These cities are first finishing low-value projects — these are usually easier to complete — and the large-value one may still be on hold.
To give an impetus to ‘Digital India’, Prime Minister Narendra Modi had in 2015 announced the smart city mission.
The primary objective of the government was to develop 100 smart cities within five years.
While the first crop of smart cities was to have been ready by later this year, others were to be developed by 2022-23.
But India seems to be falling behind on the timeline.
The government had in January 2016 shortlisted 20 cities for development as smart ones in the first round.
These were followed by 13 in May 2016 and 27 in September 2016.
In 2017, 30 more cities had been commissioned for the smart city programme, and 10 were given the tag in 2018.
A Business Standard analysis shows that project have not been completed in any of the 100 ‘smart’ cities.
The work has picked up only in the last two years, and the average completion rate for projects is 46 per cent.
Nearly 29 of the 89 cities for which data are available have been able to finish less than 30 per cent of their tendered projects — 14 of these have completed less than 20 per cent.
Besides, looking at project completion alone might be erroneous.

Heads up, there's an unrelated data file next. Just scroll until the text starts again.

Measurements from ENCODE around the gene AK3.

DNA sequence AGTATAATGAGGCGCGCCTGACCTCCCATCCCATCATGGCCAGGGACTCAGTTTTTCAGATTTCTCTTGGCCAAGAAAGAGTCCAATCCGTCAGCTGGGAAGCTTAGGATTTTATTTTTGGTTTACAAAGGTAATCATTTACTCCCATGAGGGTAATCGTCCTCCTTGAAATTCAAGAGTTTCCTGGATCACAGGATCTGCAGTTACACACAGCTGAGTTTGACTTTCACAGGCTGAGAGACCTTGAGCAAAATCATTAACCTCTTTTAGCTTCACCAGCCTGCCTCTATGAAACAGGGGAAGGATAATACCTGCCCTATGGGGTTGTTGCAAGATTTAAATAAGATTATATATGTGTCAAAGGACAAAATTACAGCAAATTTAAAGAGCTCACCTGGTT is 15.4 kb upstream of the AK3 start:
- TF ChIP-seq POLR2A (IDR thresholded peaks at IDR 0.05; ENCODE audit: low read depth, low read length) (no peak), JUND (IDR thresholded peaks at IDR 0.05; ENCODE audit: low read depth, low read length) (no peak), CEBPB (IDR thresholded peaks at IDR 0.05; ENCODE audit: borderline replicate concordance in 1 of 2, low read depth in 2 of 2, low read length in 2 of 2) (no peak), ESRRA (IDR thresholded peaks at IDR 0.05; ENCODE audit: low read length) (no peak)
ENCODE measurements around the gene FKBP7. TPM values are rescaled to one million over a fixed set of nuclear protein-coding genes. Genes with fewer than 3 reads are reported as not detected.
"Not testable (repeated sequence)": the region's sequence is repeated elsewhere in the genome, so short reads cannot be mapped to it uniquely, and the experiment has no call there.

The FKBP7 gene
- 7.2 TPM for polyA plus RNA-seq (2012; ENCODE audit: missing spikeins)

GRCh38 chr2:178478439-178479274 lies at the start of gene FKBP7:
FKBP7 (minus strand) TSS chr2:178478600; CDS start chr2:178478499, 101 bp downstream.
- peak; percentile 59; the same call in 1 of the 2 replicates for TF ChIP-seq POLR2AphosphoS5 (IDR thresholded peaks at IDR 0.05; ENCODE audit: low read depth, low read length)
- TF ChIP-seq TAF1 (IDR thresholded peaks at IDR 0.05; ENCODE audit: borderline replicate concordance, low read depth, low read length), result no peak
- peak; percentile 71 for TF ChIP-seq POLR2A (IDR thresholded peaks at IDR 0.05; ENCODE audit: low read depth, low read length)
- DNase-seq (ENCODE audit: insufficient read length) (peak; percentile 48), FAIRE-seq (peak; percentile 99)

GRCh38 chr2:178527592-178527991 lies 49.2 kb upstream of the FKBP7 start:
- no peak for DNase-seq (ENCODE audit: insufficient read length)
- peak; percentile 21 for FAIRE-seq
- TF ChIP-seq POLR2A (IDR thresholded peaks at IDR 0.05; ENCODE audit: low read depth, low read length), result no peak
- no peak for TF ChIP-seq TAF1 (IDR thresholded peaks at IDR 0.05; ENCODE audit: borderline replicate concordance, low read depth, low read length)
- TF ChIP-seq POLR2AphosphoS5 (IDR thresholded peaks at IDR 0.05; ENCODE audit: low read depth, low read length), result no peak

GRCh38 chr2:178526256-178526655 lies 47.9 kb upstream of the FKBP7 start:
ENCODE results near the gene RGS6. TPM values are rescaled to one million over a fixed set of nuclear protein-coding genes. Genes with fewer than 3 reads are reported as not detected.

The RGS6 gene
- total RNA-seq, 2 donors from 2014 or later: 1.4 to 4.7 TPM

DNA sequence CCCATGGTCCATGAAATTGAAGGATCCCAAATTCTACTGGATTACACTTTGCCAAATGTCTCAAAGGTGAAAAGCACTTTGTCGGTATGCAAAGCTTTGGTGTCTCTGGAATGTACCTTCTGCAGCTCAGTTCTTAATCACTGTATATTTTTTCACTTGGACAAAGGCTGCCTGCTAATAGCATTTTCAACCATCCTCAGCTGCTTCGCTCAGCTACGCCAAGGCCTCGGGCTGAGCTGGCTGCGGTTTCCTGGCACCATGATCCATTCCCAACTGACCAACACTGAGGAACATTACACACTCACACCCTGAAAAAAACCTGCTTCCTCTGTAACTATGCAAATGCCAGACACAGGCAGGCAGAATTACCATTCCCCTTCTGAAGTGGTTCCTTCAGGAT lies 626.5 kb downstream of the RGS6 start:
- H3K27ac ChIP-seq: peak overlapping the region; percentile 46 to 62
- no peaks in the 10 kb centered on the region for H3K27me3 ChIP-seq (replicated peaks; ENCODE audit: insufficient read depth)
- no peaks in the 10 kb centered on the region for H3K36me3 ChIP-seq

A further examination of the Smart Cities dashboard reveals that these cities are first finishing low-value projects — these are usually easier to complete — and the large-value one may still be on hold.
Data indicate that while the government has finished 2,739 of the 5,966 tendered projects under the system, the value of completed projects is just Rs 46,803 crore.
In contrast, the tendered projects had a value of Rs 1.79 lakh crore.
So, while the average value for a tendered project was Rs 30.2 crore, the average value of completed projects is just a little more than half, at Rs 17.1 crore.
Hence, only a fourth of the money has been utilised by smart cities.
Data reflect that the 30 cities commissioned in 2017 have a higher average project spending than the cities commissioned in 2016.
While the average value per tendered project in 2016 was Rs 32.2 crore, only Rs 16.9 crore worth of work per project has been completed.
In contrast, while the average value per project in 2017 was Rs 29.5 crore, the average value of projects completed from this lot has been Rs 20.3 crore.
Besides, only nine of 89 cities have spent over 50 per cent of their total tendered project value, and just 31 have spent more than a quarter of their funds.
Even though cities have been able to utilise over 90 per cent of the funds available from the central government, utilisation from state government funds remains a paltry 50 per cent.
The states also lag the central government in terms of fund transfers.
Although both entities had promised Rs 500 crore worth of transfer each to the special-purpose vehicle, the central government has transferred 25 per cent more than the state governments.
With larger projects yet to be completed, India may not meet its 2022-23 target for developing 100 smart cities.
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Photograph: PTI Photo